Clement Claiborne Clay

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Clement Clay
Clement C Clay.png
Confederate States Senator
from Alabama
In office
February 18, 1862 – February 17, 1864
Preceded by Constituency established
Succeeded by Richard Walker
United States Senator
from Alabama
In office
November 29, 1853 – January 21, 1861
Preceded by Jeremiah Clemens
Succeeded by Willard Warner
Personal details
Born (1816-12-13)December 13, 1816
Huntsville, Alabama, US
Died January 3, 1882(1882-01-03) (aged 65)
Gurley, Alabama, US
Political party Democratic
Spouse(s) Virginia Tunstall
Alma mater University of Alabama, Tuscaloosa
University of Virginia

Clement Claiborne Clay (December 13, 1816 – January 3, 1882) was a United States Senator (Democrat) from the state of Alabama from 1853 to 1861, and a Confederate States Senator from Alabama from 1861 to 1863. His portrait appears on the Confederate one-dollar note (4th issue and later).

After the war he and his wife Virginia were imprisoned for a time by the United States government at Fort Monroe, on the suspicion of having been involved in the assassination of President Abraham Lincoln. They were released in 1866. Former president Jefferson Davis was also held there, but was never tried; he was released in 1867. Clay and his wife returned to Alabama where he became a merchant and planter.


Early life[edit]

Clement Clay was born with a strong political pedigree; he was the oldest son of Clement Comer Clay, a former senator and governor of Alabama. He was also a third cousin of Henry Clay, the noted statesman from Kentucky. Clay attended the University of Alabama at Tuscaloosa and graduated in 1834. He obtained a law degree from the University of Virginia in 1839 and was admitted to the bar in Alabama in 1840.

Marriage and family[edit]

In 1843 he married Virginia Tunstall, who was then 18 years old. They had one child, who died in infancy.

After Clement's death in 1882, Virginia remarried to David Clopton, a judge, and was known as Virginia Clay-Clopton. Virginia wrote Belle of the Fifties, a memoir with New York journalist Ada Sterling, published in 1904 and re-issued in 1905. Belle was one of three memoirs by southern women particularly recommended by the United Daughters of the Confederacy to its membership for serious study.[1] These books became part of the discourse about the Lost Cause and the burnished memories of the antebellum South.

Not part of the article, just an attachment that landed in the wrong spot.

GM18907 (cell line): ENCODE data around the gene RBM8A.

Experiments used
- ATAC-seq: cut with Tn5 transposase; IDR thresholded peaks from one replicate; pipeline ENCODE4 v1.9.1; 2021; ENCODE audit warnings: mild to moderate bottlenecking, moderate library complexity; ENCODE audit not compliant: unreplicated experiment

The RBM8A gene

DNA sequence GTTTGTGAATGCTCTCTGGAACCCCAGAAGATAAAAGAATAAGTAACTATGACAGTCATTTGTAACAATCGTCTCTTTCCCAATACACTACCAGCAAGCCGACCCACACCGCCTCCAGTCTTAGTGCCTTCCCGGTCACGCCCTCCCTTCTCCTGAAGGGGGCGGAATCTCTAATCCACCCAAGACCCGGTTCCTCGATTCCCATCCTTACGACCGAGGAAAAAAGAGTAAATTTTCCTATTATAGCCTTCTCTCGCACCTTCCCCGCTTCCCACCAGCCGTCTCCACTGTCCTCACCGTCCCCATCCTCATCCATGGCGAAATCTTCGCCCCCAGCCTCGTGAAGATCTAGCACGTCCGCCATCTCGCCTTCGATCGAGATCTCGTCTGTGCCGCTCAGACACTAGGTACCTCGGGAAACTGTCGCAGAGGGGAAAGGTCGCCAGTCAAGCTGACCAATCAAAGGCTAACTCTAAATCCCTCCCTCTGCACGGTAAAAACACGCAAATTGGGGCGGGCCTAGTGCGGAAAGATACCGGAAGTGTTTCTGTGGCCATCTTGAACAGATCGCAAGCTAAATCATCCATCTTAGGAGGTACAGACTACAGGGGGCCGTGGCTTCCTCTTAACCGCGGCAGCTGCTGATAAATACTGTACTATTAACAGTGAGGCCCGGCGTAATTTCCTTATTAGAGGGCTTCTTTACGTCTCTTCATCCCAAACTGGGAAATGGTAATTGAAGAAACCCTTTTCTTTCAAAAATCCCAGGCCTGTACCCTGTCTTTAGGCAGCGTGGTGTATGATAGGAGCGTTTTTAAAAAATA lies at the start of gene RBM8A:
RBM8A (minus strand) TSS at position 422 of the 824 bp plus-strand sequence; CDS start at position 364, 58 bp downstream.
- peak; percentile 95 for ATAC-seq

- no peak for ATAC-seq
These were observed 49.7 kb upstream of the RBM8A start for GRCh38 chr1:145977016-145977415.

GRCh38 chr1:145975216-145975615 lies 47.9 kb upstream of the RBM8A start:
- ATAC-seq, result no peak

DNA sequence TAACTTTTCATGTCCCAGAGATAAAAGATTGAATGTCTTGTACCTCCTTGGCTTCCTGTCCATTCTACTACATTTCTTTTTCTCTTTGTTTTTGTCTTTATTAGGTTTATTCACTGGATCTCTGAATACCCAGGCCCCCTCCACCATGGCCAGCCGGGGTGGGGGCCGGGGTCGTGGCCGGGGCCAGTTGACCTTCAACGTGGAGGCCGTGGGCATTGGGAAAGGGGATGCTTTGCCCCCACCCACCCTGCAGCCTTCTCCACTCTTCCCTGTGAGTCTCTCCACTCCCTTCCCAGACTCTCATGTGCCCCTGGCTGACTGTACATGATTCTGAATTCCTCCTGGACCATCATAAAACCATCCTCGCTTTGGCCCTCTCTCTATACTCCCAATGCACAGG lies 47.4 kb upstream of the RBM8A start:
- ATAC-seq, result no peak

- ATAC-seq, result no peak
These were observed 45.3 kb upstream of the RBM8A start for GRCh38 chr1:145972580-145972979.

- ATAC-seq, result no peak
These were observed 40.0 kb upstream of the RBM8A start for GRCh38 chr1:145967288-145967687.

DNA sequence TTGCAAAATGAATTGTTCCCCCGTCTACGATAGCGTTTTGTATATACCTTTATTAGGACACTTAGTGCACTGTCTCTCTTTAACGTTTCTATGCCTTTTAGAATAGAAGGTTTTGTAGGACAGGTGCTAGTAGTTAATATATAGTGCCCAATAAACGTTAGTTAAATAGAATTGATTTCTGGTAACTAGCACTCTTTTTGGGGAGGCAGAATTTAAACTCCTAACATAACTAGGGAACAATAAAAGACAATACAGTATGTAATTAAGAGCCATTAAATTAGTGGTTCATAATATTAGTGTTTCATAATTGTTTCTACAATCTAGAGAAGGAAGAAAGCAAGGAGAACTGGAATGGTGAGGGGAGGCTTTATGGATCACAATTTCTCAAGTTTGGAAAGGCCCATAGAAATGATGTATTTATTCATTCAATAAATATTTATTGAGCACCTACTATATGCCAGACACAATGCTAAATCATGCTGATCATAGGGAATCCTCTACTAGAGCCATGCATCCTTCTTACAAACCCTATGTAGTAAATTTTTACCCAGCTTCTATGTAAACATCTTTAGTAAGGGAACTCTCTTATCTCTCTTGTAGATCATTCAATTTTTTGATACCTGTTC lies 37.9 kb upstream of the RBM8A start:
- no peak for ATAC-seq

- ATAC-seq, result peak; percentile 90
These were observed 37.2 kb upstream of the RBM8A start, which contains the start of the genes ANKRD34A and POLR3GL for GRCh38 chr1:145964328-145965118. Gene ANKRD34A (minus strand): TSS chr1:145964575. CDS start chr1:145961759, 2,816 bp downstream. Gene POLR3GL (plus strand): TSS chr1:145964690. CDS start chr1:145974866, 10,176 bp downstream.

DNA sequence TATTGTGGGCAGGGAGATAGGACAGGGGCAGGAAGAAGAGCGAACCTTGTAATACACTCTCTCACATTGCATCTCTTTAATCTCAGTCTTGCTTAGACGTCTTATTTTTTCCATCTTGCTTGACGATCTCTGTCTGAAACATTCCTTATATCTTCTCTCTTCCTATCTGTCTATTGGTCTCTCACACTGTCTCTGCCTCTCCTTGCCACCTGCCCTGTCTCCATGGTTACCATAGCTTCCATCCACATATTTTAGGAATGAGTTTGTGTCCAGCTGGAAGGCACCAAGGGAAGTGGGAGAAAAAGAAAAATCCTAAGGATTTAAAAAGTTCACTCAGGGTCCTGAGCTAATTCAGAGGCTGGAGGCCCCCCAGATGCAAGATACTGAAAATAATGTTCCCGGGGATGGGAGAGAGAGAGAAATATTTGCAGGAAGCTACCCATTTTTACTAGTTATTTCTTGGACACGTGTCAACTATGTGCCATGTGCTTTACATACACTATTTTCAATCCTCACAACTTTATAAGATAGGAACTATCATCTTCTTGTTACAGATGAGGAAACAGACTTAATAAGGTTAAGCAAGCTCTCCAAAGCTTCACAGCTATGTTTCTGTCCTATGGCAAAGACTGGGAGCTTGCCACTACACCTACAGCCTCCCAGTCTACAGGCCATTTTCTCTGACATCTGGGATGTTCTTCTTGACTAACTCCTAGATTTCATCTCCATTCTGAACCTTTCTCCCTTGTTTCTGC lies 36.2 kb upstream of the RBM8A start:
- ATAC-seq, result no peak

Clay depicted on a Confederate $1 banknote from 1864.

Clay was elected as a member of the Alabama State House of Representatives in 1842, 1844, and 1845. He was appointed as a county judge in Madison County, Alabama, where he served from 1848 to 1850. He ran for the United States Congress in 1850, but was not elected.

In 1853, he was elected by the Alabama legislature to serve in the United States Senate in a term beginning March 4, 1853. Due to the legislature's delay in filling the position, he served from November 29, 1853 to January 21, 1861. He withdrew from the senate when Alabama seceded from the Union in 1861 before the American Civil War. He was subsequently elected by the Alabama Confederate legislature as Senator in the First Confederate Congress. He served there from 1862 until 1864.

Clement Clay and Jacob Thompson were head of the Confederate secret agents. They had employed John Wilkes Booth for some services before he assassinated President Abraham Lincoln. Due to suspicions that Clay was involved in the assassination plot of Lincoln, he and his wife were arrested and imprisoned in Fortress Monroe in Hampton, Virginia in 1865; they were held for about a year.

Postwar years[edit]

The Clays returned to Alabama and struggled to rebuild their lives. Clay practiced as an attorney. Clement Clay died in 1882 in Madison County and is interred at Maple Hill Cemetery.


Further reading[edit]

External links[edit]

United States Senate
Preceded by
Jeremiah Clemens
United States Senator (Class 2) from Alabama
Served alongside: Benjamin Fitzpatrick
Succeeded by
Willard Warner(1)
Confederate States Senate
New constituency Confederate States Senator (Class 1) from Alabama
Served alongside: William Yancey, Robert Jemison
Succeeded by
Richard Walker
Notes and references
1. Because of Alabama's secession, the Senate seat was vacant for seven years before Warner succeeded Clay.